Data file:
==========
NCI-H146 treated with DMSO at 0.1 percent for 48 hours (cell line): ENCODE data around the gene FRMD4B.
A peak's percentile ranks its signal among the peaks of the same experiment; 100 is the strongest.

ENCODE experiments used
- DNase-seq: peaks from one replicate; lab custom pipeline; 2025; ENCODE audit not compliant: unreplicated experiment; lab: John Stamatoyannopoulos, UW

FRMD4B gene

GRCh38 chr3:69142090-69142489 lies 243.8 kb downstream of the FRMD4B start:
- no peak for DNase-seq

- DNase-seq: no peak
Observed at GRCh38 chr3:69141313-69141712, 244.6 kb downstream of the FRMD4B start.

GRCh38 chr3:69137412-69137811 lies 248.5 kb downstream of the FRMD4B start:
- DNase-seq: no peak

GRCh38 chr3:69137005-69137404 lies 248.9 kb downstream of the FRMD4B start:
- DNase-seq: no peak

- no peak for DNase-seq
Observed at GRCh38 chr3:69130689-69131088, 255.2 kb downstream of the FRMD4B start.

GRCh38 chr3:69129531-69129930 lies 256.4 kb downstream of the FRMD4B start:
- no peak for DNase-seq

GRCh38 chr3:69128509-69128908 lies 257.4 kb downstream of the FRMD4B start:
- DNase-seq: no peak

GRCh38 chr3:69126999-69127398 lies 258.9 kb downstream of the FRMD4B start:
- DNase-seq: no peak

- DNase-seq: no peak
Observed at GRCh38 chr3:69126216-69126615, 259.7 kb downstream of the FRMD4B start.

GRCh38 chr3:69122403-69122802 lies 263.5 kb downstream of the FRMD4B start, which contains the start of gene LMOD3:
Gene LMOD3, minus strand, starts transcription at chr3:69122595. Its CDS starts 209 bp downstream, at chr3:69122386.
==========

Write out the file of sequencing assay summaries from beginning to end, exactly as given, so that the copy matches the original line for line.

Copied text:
NCI-H146 treated with DMSO at 0.1 percent for 48 hours (cell line): ENCODE data around the gene FRMD4B.
A peak's percentile ranks its signal among the peaks of the same experiment; 100 is the strongest.

ENCODE experiments used
- DNase-seq: peaks from one replicate; lab custom pipeline; 2025; ENCODE audit not compliant: unreplicated experiment; lab: John Stamatoyannopoulos, UW

FRMD4B gene

GRCh38 chr3:69142090-69142489 lies 243.8 kb downstream of the FRMD4B start:
- no peak for DNase-seq

- DNase-seq: no peak
Observed at GRCh38 chr3:69141313-69141712, 244.6 kb downstream of the FRMD4B start.

GRCh38 chr3:69137412-69137811 lies 248.5 kb downstream of the FRMD4B start:
- DNase-seq: no peak

GRCh38 chr3:69137005-69137404 lies 248.9 kb downstream of the FRMD4B start:
- DNase-seq: no peak

- no peak for DNase-seq
Observed at GRCh38 chr3:69130689-69131088, 255.2 kb downstream of the FRMD4B start.

GRCh38 chr3:69129531-69129930 lies 256.4 kb downstream of the FRMD4B start:
- no peak for DNase-seq

GRCh38 chr3:69128509-69128908 lies 257.4 kb downstream of the FRMD4B start:
- DNase-seq: no peak

GRCh38 chr3:69126999-69127398 lies 258.9 kb downstream of the FRMD4B start:
- DNase-seq: no peak

- DNase-seq: no peak
Observed at GRCh38 chr3:69126216-69126615, 259.7 kb downstream of the FRMD4B start.

GRCh38 chr3:69122403-69122802 lies 263.5 kb downstream of the FRMD4B start, which contains the start of gene LMOD3:
Gene LMOD3, minus strand, starts transcription at chr3:69122595. Its CDS starts 209 bp downstream, at chr3:69122386.